While reading "Surviving the Spite" (October) I kept thinking about the first person who approached the table at my first book signing. The woman picked up my book, The Legend of Papa Noel: A Cajun Christmas Story and took her time looking it over. I thought she was going to ask me to sign the book for her, but instead, she grimaced and said, "Hmph! Terri Hoover Dunham, what would you know about Cajuns?" I was so taken aback by her remark and the look on her face, it took me a second to gather my wits. At first, I wanted to spit an equally nasty remark right back at her. Then, I thought about going into a lengthy discussion of my family tree, as if I needed to defend myself for writing a Cajun book. But I finally decided to give her a short explanation. "My Cajun lineage is on my mother's side." She seemed thoroughly disappointed that I answered calmly, that I didn't fall apart. Then she looked me right in the eyes and said, "Well!" and she stormed off.
Sometimes you encounter people who think it's their job to make you miserable. Don't let them! I won't allow a negative experience overshadow all of the nice comments I've received about my writing.
:)

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Holly Mrald Dae
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Re: Surviving Criticism

Postby Holly Mrald Dae » Sat Aug 23, 2008 5:26 pm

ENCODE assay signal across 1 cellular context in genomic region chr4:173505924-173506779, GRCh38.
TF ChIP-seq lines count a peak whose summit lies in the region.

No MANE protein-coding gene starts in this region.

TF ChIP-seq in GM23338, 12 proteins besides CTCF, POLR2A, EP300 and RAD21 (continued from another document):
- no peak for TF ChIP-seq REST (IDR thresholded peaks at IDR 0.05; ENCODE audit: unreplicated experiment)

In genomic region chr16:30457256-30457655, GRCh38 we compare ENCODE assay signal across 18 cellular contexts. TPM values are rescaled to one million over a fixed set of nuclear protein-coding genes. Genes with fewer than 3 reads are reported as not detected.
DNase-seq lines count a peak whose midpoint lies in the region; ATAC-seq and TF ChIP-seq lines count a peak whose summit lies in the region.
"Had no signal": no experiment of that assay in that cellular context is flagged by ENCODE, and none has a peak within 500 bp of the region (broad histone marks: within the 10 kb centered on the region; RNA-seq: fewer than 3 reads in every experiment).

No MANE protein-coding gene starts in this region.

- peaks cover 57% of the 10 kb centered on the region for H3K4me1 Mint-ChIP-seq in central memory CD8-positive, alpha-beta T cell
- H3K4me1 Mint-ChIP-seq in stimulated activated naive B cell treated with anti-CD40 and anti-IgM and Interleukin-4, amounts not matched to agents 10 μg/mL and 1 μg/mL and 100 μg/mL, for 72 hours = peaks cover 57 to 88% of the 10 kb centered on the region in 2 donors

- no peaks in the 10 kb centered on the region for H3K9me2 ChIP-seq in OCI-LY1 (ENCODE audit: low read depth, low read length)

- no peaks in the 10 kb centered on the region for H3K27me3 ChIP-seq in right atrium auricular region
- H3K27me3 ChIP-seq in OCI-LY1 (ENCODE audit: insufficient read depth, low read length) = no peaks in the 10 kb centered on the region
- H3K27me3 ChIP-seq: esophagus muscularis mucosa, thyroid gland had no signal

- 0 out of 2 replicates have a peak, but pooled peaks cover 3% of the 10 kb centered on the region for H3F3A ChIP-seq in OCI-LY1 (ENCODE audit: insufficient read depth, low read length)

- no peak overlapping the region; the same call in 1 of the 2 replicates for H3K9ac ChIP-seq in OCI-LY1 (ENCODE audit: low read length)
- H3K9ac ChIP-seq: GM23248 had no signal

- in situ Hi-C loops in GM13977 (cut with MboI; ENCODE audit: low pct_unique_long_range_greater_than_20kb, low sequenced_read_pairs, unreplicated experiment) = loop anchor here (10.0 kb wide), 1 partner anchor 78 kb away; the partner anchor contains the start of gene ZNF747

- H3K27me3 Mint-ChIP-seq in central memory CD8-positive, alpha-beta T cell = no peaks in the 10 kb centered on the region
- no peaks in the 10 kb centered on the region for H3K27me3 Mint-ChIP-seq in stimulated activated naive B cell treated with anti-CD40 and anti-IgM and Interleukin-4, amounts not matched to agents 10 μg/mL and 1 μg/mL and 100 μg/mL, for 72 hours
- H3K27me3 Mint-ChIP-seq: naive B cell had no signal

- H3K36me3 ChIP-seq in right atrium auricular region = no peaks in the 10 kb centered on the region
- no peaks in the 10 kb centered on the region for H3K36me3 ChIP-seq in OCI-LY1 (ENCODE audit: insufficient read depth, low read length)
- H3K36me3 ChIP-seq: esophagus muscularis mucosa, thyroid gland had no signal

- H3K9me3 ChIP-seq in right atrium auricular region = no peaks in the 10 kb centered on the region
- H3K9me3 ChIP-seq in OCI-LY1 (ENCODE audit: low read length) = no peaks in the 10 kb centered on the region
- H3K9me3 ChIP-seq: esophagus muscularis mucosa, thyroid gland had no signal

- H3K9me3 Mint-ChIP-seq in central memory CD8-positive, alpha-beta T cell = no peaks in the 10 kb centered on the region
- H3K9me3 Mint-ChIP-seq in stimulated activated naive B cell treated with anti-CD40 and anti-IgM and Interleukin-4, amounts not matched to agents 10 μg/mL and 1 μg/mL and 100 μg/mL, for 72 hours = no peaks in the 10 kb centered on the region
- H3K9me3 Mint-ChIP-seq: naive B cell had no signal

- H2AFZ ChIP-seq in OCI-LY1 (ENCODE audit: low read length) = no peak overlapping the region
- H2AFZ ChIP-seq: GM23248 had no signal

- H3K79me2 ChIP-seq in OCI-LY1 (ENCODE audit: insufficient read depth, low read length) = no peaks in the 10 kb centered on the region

When my mother's angry, she tends to say things she doesn't mean. I typed somethign exactly as she wanted it and she got mad when it didn't come out like she wanted. "You can't even type up something that someone else has written up right and recognize the errors. I hope your writing isn't like that. Full of mistakes and typos," she said. I glad it was over the phone. I just hung up on her. It wasn't my job to revise what she wrote and even if it was, I always wait a few days or weeks before I start revisin my things.

That didn't stop me though. She was just frustrated. I brushed it off. People have said a lot worse...

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raymondstary
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Re: Surviving Criticism

Postby raymondstary » Sun Aug 24, 2008 5:11 am

My mother criticised my writing once....once.

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Kirby
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Re: Surviving Criticism

Postby Kirby » Sun Aug 24, 2008 1:02 pm

Raymond,

First: Are you for hire the next time I receive a rejection?
Second: Is your mother by chance the editor of a magazine that I sent a story to? She sounds very familiar.

My criticism story is from my field of journalism. A man wrote in, calling me, "a wolf in blond haired, blue eyed Shirley Temple clothing." I don't know what his complaint was about...I filed down my teeth that day.


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Re: Surviving Criticism

Postby jiraffales » Sun Aug 24, 2008 2:09 pm

I wrote a nonfiction book that was rejected by 63 publishers, so I self-published it. A year later, after having sent individual emails and letters to over 1,500 potential readers, I've sold.... two copies.

Actually, there has been no criticism received; just utter silence.

Many publishers did send courteous rejection letters, though.

My response? Dejection. What I've learned from it? I don't know yet.